Chroniclers of the development of public policy toward monopoly may someday regard the 1970's as an important watershed in that development. The main events of that decade revolved around a series of court decisions involving International Business Machines Corporation (IBM). The issues dealt with IBM's response to burgeoning competition from manufacturers who produced peripheral devices that could be attached to IBM systems, thus replacing the corresponding IBM product. After years of litigation, IBM has been acquitted of monopoly charges. This article explores the reasons for that acquittal and discusses the implications for competitive behavior in general.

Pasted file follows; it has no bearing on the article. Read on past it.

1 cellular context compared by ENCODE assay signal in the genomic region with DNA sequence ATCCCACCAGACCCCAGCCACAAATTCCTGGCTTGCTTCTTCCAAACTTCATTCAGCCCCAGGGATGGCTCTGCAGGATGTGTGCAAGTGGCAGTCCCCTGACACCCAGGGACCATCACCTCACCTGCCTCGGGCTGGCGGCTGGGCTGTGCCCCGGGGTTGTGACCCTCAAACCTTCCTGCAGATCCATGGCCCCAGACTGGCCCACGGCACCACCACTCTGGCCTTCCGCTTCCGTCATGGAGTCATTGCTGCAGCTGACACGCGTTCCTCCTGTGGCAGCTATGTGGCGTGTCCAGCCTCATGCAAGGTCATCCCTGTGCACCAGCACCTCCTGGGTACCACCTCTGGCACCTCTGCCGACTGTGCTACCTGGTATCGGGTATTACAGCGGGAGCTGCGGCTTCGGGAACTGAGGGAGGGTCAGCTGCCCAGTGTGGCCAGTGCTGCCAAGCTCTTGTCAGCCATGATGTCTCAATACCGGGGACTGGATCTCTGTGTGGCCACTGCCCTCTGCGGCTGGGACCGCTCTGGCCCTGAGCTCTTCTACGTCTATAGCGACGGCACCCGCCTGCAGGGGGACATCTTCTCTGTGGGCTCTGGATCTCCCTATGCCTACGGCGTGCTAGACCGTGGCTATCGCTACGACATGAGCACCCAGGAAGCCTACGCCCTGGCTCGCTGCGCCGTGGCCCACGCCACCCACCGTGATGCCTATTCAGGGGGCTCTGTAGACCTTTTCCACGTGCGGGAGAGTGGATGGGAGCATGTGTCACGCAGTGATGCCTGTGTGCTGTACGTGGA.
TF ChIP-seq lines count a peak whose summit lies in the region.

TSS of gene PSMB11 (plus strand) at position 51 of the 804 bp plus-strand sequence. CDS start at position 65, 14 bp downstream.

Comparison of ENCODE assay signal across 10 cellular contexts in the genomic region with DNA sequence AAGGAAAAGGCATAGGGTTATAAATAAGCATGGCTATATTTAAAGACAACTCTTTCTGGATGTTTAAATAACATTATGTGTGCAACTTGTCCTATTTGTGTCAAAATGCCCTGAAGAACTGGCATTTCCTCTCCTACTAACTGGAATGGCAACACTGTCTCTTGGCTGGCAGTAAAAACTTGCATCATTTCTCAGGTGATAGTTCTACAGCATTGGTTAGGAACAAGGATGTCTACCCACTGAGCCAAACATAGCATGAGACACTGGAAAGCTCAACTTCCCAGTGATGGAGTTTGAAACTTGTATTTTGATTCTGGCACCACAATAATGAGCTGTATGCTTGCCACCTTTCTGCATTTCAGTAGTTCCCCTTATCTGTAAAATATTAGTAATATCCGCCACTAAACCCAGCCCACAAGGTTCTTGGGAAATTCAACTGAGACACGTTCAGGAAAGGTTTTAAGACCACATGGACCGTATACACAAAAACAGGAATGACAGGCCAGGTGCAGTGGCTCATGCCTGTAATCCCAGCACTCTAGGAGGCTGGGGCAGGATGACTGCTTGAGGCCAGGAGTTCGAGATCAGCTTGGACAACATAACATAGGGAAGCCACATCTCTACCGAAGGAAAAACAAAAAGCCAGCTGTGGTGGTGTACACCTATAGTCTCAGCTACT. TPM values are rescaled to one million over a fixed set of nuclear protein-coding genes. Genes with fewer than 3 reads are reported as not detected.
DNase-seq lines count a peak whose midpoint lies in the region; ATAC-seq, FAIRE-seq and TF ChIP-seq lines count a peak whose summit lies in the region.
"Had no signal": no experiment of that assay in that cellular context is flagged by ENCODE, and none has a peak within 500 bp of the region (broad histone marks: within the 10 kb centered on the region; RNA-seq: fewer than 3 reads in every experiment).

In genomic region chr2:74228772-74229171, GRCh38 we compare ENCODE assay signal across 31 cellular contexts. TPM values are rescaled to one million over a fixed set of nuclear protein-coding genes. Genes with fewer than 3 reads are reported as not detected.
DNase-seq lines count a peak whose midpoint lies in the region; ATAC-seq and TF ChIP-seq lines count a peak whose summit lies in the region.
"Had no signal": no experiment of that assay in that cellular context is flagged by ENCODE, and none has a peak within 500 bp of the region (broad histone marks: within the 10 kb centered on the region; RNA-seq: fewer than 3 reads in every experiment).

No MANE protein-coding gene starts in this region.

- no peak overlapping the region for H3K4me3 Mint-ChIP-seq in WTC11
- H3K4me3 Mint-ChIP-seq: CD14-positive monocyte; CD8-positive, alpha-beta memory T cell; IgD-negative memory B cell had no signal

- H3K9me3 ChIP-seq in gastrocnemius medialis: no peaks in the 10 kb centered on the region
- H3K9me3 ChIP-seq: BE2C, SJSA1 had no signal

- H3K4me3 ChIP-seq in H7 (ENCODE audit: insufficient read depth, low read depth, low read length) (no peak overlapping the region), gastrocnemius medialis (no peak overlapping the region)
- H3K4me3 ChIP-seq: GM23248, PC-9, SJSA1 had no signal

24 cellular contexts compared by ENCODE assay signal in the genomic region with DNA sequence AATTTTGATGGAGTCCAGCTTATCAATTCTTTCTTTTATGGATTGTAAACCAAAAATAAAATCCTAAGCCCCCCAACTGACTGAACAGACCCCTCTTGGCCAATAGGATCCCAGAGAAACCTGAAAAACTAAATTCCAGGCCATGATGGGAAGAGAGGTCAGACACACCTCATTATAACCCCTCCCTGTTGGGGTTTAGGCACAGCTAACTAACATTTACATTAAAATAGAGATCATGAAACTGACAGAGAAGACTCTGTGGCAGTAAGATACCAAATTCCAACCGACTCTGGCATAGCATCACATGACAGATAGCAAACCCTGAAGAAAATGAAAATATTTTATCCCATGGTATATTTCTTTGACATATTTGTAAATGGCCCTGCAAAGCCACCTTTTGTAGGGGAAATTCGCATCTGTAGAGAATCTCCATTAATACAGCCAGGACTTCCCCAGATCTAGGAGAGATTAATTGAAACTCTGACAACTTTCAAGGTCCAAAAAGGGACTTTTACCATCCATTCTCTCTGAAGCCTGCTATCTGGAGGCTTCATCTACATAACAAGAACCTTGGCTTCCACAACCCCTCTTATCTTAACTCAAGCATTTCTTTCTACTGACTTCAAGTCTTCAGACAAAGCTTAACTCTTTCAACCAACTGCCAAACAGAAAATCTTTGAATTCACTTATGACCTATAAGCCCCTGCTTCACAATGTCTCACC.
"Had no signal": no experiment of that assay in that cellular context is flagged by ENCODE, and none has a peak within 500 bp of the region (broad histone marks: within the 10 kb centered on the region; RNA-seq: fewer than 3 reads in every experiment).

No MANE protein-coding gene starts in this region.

Robert L. Knox,
New Developments in the Law on Monopoly: The Impact of the IBM West Coast Cases, 14 Golden Gate U. L. Rev.